Holocaust the Quest for Order Essay
- Length: 7 pages
- Sources: 5
- Subject: Drama - World
- Type: Essay
- Paper: #58605705
Excerpt from Essay :
At this point, it is easy to see how Hitler was able to be a success in his plans and how he used the basic human need for order to carry out his plan. However, one still must wonder why no one resisted. Regardless of the order that his methods created, what he did was horrific by any standard. One has to wonder why the people did not simply rise up and stop him. The answer lies in his ability to soften the language used for his tasks. For instance, his officers were dubbed "sanitation officers" who were asked to dump a sack of "disinfecting chemical" through a slit in a roof. They were not allowed to ever go into the building, thus distancing them from what they were actually doing. The soldiers did not have to face up to what they were really doing. They thought that they were helping to "clean" something to keep it orderly. Any resistors were "cleansed" themselves. People were motivated to keep themselves from become considered "dirt."
Could it Happen Again?
Many have the belief that a horrible act such as the holocaust could not happen again. We pride ourselves as a society in our advancement and maturation. We comfort ourselves with the idea that the reminder are still there and we would not let anything happen like this again. However, if we only look at several recent events in our society through the lens of cleanliness and order vs. dirty and chaotic, one begins to realize that several times in our recent history we were on the tipping point of something similar.
No one will argue that the 9/11 bombings of the World Trade Towers created chaos in an otherwise "ordered" American society. Everyone got up and went about their business that day. Then suddenly within minute a grand building, that was a symbol of order and power tumbled to the ground in a cloud of dirt. There was chaos everywhere. All flights were grounded, the military scrambled and a hijacked flight was still out there headed to an unknown destination. The chaos that interrupted that quiet American morning created mass fear in the public.
Immediately, the first question on everyone's mind was "who did this?" Everyone wanted answers fast. If they could find someone to blame for this chaos, then they could begin restoring order to their world. When it was discovered that the bombers were Muslim, it unleashed a fury of racism against Muslims. Even though the actions of the bombers had absolutely nothing to do with a vast majority of Muslims in America who are good, upstanding citizens, the blame quickly generalized to anyone of the Muslim faith (Smith, 2004). Anyone of Middle Eastern decent was put under the microscope.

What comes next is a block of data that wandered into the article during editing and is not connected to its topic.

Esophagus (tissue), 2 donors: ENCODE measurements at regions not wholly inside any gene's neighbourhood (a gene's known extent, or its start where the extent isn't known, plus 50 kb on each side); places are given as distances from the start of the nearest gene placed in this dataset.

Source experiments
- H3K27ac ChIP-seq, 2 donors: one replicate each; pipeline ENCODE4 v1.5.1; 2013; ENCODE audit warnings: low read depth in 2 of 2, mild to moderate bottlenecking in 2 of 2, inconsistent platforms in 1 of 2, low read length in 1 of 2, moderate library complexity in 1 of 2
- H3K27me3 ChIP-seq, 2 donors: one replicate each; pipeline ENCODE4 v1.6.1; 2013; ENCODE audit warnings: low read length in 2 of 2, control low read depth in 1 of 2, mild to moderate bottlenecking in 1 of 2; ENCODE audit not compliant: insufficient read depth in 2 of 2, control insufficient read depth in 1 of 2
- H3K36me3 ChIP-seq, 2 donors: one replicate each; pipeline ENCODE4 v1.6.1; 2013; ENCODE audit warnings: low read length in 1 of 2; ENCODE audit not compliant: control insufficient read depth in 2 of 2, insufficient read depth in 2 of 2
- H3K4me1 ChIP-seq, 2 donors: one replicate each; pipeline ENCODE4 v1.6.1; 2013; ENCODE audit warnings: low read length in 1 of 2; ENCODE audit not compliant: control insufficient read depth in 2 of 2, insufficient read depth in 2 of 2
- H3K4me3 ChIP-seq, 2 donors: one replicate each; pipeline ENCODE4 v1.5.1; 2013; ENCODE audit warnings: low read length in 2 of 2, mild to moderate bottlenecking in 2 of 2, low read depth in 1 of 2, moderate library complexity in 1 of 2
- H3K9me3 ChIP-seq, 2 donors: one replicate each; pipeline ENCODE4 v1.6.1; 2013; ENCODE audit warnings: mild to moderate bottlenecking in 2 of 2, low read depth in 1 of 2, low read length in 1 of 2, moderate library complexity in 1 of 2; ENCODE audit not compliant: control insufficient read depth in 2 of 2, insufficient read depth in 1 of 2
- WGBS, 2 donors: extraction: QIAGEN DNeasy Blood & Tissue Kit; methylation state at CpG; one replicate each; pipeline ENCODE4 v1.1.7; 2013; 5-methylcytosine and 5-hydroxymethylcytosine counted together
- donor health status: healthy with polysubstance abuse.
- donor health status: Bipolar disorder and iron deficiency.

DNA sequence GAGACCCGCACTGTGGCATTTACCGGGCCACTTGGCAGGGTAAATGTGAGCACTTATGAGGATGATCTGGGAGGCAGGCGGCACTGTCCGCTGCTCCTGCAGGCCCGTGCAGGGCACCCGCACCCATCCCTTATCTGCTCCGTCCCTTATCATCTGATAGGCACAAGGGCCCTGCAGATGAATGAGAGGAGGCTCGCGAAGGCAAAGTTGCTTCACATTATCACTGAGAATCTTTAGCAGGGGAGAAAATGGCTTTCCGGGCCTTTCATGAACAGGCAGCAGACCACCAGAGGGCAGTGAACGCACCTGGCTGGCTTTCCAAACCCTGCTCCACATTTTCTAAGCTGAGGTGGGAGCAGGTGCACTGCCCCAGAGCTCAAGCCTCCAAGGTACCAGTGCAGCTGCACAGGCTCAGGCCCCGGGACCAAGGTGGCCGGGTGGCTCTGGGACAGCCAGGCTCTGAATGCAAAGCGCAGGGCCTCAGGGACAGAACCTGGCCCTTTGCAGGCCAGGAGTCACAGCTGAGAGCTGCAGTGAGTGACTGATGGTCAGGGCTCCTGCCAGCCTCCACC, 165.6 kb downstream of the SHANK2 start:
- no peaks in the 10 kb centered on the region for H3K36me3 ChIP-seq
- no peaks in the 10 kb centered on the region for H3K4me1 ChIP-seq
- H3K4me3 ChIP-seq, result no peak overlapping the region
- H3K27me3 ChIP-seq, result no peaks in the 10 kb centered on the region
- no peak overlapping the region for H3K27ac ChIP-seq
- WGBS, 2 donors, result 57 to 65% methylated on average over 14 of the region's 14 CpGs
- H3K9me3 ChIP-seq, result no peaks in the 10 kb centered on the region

Now, nearly a decade later, persons of Middle Eastern decent, or who "look" Middle Eastern are more likely to be the target of racial profiling by the authorities (Winston, 2009). Even now, we now know more of the circumstances that surrounded the attacks and the profiles of the ones that actually committed the acts, many Americans are still wary of anyone of Middle Eastern decent. Sikhs were targeted to avenge the American lives lost, all in the name of restoring order to society (Winston, 2009). It is not difficult to imagine many of these same feelings were present among the German people as Hitler rose to power and began his campaign of death.
We like to comfort ourselves by saying that we are not as naive as the German people and that we would never allow it to happen here. However, if one looks at 9/11 through the lens of dirty and clean, it is easy to see how some of these same feelings were present during the rise of Hitler. People were desperate for someone to restore order to their chaotic world, just as American society was desperate for the same after 9/11. Even the most recent actions with much protested increases in airline security are evidence that Americans are still feeling the effects of the chaos created by 9/11 and that airline officials are trying to fulfill the need to restore a sense of order and quench the fears of the flying public.
When one begins to examine how Hitler successfully rose to power using the need of the people for order in their lives, it is easy to understand how he was able to exploit a basic human instinct. Now, in our post 9/11 world, we are faced with a similar situation. The racism that arose towards those of Middle Eastern decent is not that different from the feelings that permeated Germany. When a Sikh is bombed, how much weight is it given when compared to the event that started this war? Is it given the same weight when innocents lose their lives, or it is passed off as simply "unfortunate?" When one looks at these similarities, it is easy to see that American society is frighteningly close to the conditions that allowed Hitler to get away with the holocaust.
Bauman, Z. Modernity and the Holocaust. Cornell University Press. Ithaca, New York.
Jewish Virtual Library. 2011. History of the Holocaust -- an Introduction. [online] http://www.jewishvirtuallibrary.org/jsource/Holocaust/history.html [Accessed January 15, 2011].
Smith, S. 2004. Stoking racism after 9/11. SocialistWorker.org. September 24, 2004. [online] http://socialistworker.org/2004-2/513/513_04_Scapegoating.shtml [Accessed January 15, 2011].
Albert Speer, "Die Bauten des Fuhrers," Adolf Hitler. Bilder aus dem Leben des Fuhrers (Hamburg: Cigaretten/Bilderdienst Hamburg/Bahrenfeld, 1936, pp. 72-77. German Propaganda Archive. [online]. http://www.calvin.edu/academic/cas/gpa/ahbuild.htm [Accessed January 15, 2011].
Winston, I. 2009. Documentary focuses on racial, religious, discrimination after 9/11. November 21, 2009. SMU Daily Campus. [online] http://www.smudailycampus.com/2.6641/documentary-focuses-on-racial-religious-discrimination-after-9-11-1.961265 [Accessed January 15, 2011].